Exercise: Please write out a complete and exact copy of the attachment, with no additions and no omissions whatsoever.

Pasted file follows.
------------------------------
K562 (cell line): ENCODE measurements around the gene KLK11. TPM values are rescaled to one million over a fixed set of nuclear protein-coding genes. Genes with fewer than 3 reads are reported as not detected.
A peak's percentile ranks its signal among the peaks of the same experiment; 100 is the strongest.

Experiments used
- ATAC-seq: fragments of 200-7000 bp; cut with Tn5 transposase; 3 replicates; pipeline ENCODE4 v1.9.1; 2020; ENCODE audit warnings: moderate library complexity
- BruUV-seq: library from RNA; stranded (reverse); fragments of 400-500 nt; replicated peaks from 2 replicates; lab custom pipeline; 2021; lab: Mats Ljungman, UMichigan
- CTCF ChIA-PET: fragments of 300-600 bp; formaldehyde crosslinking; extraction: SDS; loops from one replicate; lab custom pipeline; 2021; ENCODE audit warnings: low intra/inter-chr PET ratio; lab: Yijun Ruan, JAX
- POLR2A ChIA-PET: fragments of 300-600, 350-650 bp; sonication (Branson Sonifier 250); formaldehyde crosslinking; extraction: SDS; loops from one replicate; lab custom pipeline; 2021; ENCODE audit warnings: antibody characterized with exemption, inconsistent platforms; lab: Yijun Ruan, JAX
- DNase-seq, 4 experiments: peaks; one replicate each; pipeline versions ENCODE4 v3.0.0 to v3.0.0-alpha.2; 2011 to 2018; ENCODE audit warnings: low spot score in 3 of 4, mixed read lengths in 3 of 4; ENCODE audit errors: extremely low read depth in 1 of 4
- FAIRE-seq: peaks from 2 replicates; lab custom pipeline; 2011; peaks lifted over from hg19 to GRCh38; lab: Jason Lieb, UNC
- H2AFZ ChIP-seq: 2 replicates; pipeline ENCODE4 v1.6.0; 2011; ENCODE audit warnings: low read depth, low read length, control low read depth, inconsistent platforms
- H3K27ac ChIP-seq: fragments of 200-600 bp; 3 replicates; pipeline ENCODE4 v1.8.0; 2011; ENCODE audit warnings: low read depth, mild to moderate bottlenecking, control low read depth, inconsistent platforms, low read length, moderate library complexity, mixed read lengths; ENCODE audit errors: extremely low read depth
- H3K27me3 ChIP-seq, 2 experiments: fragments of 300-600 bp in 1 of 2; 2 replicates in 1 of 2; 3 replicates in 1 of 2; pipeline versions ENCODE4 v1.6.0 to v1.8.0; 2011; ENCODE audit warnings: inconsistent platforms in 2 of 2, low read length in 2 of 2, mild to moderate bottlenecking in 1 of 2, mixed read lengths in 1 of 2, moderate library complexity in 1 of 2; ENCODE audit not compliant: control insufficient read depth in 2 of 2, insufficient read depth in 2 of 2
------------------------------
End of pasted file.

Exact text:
K562 (cell line): ENCODE measurements around the gene KLK11. TPM values are rescaled to one million over a fixed set of nuclear protein-coding genes. Genes with fewer than 3 reads are reported as not detected.
A peak's percentile ranks its signal among the peaks of the same experiment; 100 is the strongest.

Experiments used
- ATAC-seq: fragments of 200-7000 bp; cut with Tn5 transposase; 3 replicates; pipeline ENCODE4 v1.9.1; 2020; ENCODE audit warnings: moderate library complexity
- BruUV-seq: library from RNA; stranded (reverse); fragments of 400-500 nt; replicated peaks from 2 replicates; lab custom pipeline; 2021; lab: Mats Ljungman, UMichigan
- CTCF ChIA-PET: fragments of 300-600 bp; formaldehyde crosslinking; extraction: SDS; loops from one replicate; lab custom pipeline; 2021; ENCODE audit warnings: low intra/inter-chr PET ratio; lab: Yijun Ruan, JAX
- POLR2A ChIA-PET: fragments of 300-600, 350-650 bp; sonication (Branson Sonifier 250); formaldehyde crosslinking; extraction: SDS; loops from one replicate; lab custom pipeline; 2021; ENCODE audit warnings: antibody characterized with exemption, inconsistent platforms; lab: Yijun Ruan, JAX
- DNase-seq, 4 experiments: peaks; one replicate each; pipeline versions ENCODE4 v3.0.0 to v3.0.0-alpha.2; 2011 to 2018; ENCODE audit warnings: low spot score in 3 of 4, mixed read lengths in 3 of 4; ENCODE audit errors: extremely low read depth in 1 of 4
- FAIRE-seq: peaks from 2 replicates; lab custom pipeline; 2011; peaks lifted over from hg19 to GRCh38; lab: Jason Lieb, UNC
- H2AFZ ChIP-seq: 2 replicates; pipeline ENCODE4 v1.6.0; 2011; ENCODE audit warnings: low read depth, low read length, control low read depth, inconsistent platforms
- H3K27ac ChIP-seq: fragments of 200-600 bp; 3 replicates; pipeline ENCODE4 v1.8.0; 2011; ENCODE audit warnings: low read depth, mild to moderate bottlenecking, control low read depth, inconsistent platforms, low read length, moderate library complexity, mixed read lengths; ENCODE audit errors: extremely low read depth
- H3K27me3 ChIP-seq, 2 experiments: fragments of 300-600 bp in 1 of 2; 2 replicates in 1 of 2; 3 replicates in 1 of 2; pipeline versions ENCODE4 v1.6.0 to v1.8.0; 2011; ENCODE audit warnings: inconsistent platforms in 2 of 2, low read length in 2 of 2, mild to moderate bottlenecking in 1 of 2, mixed read lengths in 1 of 2, moderate library complexity in 1 of 2; ENCODE audit not compliant: control insufficient read depth in 2 of 2, insufficient read depth in 2 of 2